As Professor Glenn Carlos tickled the ivory keys of the piano, PCC student Jessica Young slipped to the front of a group of performers, lending her voice to the popular musical number, “Singin’ in the Rain.” The rehearsal goes according to plan until a performer in the back falters in choreography. The music halts and Richard Kuller, the director and the choreographer of Broadway Songbook, intervenes. Moments later, the music picks up again and the song is driven to its entirety without mistake.

“They have to be fast learners for the musical theater workshop,” said Kuller of the cast. “They need to be good singers, dancers, and actors.”

The cast for this year’s Broadway Songbook were evaluated during a three-day, three-hour audition. Those auditioning for the workshop joined together on May 8, 9, and 11 to perform scenes, learn choreography, and sing two types of songs: an up-tempo one and a ballad. Under the supervision of Kuller, the musical director Carlos, and Broadway Songbook veteran Jessica Young, the auditions cut the cast from a hopeful 40 to the current 14, comprised of 10 returners and four newcomers with skills that range from opera, gymnastics to comedy.

The performances for the Broadway Songbook are scheduled for August 13, 14, 15, 20, 21, and 22 and will take place in the Little Theatre in the C Building in Room 106.

For newcomer and theatre major Allie Olson, auditions proved to be most taxing.

“[Auditions] were nerve-racking because you’re around people who’re so good,” Olson said. “But it’s really encouraging. Now that I made it, I’m learning so much.”

The 14 cast members joined again on June 22 for the start of the musical theater workshop. There, the cast would utilize their singing, acting, and dancing talents while learning new musical pieces, choreographies, and adapting to whatever changes there may be to the script.

Because the workshop is only eight weeks and is in preparation for the Broadway Songbook, pressure is definitely in the minds of the performers, but that doesn’t necessarily hinder their progress to polish their craft.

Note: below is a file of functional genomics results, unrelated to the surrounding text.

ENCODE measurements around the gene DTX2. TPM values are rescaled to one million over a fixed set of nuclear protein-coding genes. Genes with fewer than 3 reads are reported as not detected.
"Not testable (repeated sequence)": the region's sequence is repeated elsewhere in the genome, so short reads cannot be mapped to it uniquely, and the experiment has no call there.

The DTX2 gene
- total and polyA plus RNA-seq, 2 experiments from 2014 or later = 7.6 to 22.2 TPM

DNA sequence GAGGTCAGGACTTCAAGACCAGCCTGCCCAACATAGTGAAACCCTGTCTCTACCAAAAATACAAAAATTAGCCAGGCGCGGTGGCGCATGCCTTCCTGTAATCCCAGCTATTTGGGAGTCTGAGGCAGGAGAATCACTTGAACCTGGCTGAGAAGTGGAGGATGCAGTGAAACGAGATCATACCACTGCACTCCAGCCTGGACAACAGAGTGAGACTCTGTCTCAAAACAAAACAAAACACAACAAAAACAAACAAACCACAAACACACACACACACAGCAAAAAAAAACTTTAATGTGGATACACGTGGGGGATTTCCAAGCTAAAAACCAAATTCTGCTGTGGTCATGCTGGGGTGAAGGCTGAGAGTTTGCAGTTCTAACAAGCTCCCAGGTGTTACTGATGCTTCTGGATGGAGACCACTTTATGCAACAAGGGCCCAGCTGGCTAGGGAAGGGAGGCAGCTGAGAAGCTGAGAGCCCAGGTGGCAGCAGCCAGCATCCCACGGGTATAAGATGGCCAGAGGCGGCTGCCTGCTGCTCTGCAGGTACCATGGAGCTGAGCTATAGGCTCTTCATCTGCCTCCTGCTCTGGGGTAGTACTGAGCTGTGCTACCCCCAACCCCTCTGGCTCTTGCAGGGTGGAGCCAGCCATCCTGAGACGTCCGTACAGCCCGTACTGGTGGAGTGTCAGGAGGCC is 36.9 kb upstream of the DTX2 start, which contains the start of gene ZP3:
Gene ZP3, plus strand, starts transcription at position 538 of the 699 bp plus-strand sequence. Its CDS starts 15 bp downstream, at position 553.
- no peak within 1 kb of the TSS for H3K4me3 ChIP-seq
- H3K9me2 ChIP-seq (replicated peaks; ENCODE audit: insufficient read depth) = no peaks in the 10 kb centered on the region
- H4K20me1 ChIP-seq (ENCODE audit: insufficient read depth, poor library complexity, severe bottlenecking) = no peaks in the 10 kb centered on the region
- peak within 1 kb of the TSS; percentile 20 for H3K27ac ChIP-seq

“Sometimes I feel like I’m in the bottom of the food chain,” said newcomer Alex Mashikian. “But Kuller is patient and encouraging. His criticisms are extremely constructive and not in a way where you’re angry.”

Returning cast member Paula Tsoi-A-Sue expressed nothing but confidence in both the cast and production team.

“We’re relaxed because we know we’ll get it together,” said Tsoi-A-Sue. “We have a lot of faith in each other.”

As of the second week of the workshop in mid July, the storyline is still in its brainstorming stage. Songs from different musicals were compiled at rehearsals for practice while Kuller kept an eye out for potential character angles in his cast.

“The cast really don’t reveal themselves until later which is why I don’t write the script early,” Kuller said. In addition, the cast will have to engage in pantomime, emphasizing in elaboration rather than use of props because the setting of the stage will utilize a simple “black box effect.” This feat, however, might actually be a walk in the park because of the casts’ strong variety, according to Carlos.

“It’s such a homogenous brand of singers that I’ve had in four years,” said Carlos. “They’re a tight blend, very musical, great sense of discipline. Everyone stands out and it’s such a broad spectrum of talent.

Students rehearse for the Broadway Songbook musical production to be staged in August. (Natasha Laraway)

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